A winter walk

Winter is as good a time as any to go for a walk in or around Saint-Chinian. The days are often sunny and mild, and I always try to wear layers, in case I need to shed some clothes as I work up a sweat!  Today I’d like to show you a walk just up the road from Saint-Chinian.  The official starting point for this walk is on Avenue de Villespassans, but sometimes I make it easier for myself by taking the car up the hill, to the car park across the road from the windmill!. 🙂

The Pays Haut Languedoc et Vignobles, a federation of local councils, published a collection of 73 marked walks, which are available either individually or as a pack from the tourist office in Saint-Chinian.

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The walk I’m writing about is called Les clapas.  Clapas is the name for the impressive mounds of limestones which have been cleared from the fields and piled up by successive generations of shepherds and farmers.

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The leaflets for each walk give details of the walk as well as points of interest along the way.  Because of copyright issues, I’ll not reproduce the inside of the leaflet, but I’ve found a link to details of the walk here.

Most of the Les clapas walk is fairly gentle, especially as I avoided the steep climb out of the village by using the car and parking near the windmill – naughty I know! 😸   The countryside “up on the hill” is a mixture of vineyards and friches, which is the name for abandoned agricultural land.  In some cases the land has been abandoned for some time, but there can still be signs of the passage of humans.  Below is a piece of wood from an old shutter, with the hinge still attached – barely!

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A lot of the vineyards had already been pruned at the time of my visit.  Hard work, but it’s got to be done if there are to be grapes (and wine)!

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Even in the middle of winter, there is still interesting vegetation to be seen.  The plant below is commonly known as butcher’s broom (ruscus aculeatus).  The tips of the leaves are quite spiny!  I believe this plant is used in dried flower arrangements – I wouldn’t want to have to work with it!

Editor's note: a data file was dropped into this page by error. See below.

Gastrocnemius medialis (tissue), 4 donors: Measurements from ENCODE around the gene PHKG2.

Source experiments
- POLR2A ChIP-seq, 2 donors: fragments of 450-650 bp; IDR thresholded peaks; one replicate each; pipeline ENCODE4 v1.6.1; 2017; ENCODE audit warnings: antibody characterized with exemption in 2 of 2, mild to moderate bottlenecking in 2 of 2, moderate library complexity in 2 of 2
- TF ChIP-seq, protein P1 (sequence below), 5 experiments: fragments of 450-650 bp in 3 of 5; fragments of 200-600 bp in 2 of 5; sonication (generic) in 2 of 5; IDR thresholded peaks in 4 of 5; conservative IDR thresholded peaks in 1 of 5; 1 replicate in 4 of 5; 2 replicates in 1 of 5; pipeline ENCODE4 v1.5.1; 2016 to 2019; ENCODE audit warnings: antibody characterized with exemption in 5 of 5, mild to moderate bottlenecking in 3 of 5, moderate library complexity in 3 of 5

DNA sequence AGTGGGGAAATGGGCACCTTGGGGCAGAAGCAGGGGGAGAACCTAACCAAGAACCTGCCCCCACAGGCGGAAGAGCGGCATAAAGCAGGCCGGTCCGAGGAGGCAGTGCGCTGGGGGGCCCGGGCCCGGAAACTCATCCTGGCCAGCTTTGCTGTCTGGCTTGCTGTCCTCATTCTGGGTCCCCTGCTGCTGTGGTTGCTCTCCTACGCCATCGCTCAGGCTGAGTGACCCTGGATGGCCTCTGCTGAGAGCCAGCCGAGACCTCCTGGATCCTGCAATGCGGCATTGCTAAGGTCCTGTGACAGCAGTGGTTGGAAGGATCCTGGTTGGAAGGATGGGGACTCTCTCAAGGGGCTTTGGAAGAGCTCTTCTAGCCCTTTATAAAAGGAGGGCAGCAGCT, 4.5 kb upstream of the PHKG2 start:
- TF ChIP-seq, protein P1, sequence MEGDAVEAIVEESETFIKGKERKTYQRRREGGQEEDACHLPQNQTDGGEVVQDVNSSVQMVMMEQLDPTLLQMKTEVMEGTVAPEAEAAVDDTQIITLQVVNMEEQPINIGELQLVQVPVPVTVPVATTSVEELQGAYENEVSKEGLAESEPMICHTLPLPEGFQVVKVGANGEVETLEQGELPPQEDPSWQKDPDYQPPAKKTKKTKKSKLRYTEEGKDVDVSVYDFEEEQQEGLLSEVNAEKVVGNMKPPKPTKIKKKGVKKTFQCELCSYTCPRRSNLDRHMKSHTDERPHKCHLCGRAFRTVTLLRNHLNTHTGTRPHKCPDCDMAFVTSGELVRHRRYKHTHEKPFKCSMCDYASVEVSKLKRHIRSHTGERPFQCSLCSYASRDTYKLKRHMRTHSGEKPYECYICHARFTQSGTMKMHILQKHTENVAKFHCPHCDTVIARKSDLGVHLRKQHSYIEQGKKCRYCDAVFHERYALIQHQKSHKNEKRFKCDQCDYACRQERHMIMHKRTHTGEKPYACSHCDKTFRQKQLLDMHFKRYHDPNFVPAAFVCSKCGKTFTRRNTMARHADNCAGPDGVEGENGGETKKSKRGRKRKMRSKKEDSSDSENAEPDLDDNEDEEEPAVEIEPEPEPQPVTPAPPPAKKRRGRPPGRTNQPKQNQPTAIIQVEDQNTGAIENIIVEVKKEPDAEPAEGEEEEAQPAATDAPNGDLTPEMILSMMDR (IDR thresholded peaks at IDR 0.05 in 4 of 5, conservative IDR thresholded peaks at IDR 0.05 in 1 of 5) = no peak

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There were still a few olives on some trees – this one was probably missed when the rest of the olives on the tree were harvested.

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The limestone rocks were impressive!  But no, I didn’t have to climb up there!!

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Here was another vestige of humankind, in the middle of nowhere – an old car!!

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This was on the edge of a former friche – I guess the car wreck and the rocks were pushed there by a big digger when the land was cleared! The car must have sat in the wilderness for some time, by the looks of it!!

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The itinerary took me through the hamlet of Fontjun, where I spotted another old vehicle from a bygone age!

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And just around the corner there was second one!  It was painted the same blue colour, and somewhat better preserved.  These carts would have been used for work in the vineyards.

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I saw this beautiful doorway in Fontjun …

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… and a few steps away I spotted this sliding door.  I loved the colour and patina!

The piece of rusty old steel in the picture below was part of an old garden gate – wonderful detailing and patina!

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Along the path, in the middle of nowhere, I came across an abandoned hut.  It had had a fireplace once, and someone had left the bellows to get the fire going, but the chimney had long gone.

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Towards the end of the walk, I took this picture of a capitelle, a stone hut built without any mortar!  This one was very picturesque against the blue sky.

img_6833It was a lovely walk, and I hope you enjoyed it!  I’ll be doing it again before too long – do let me know if you’d like to join me!

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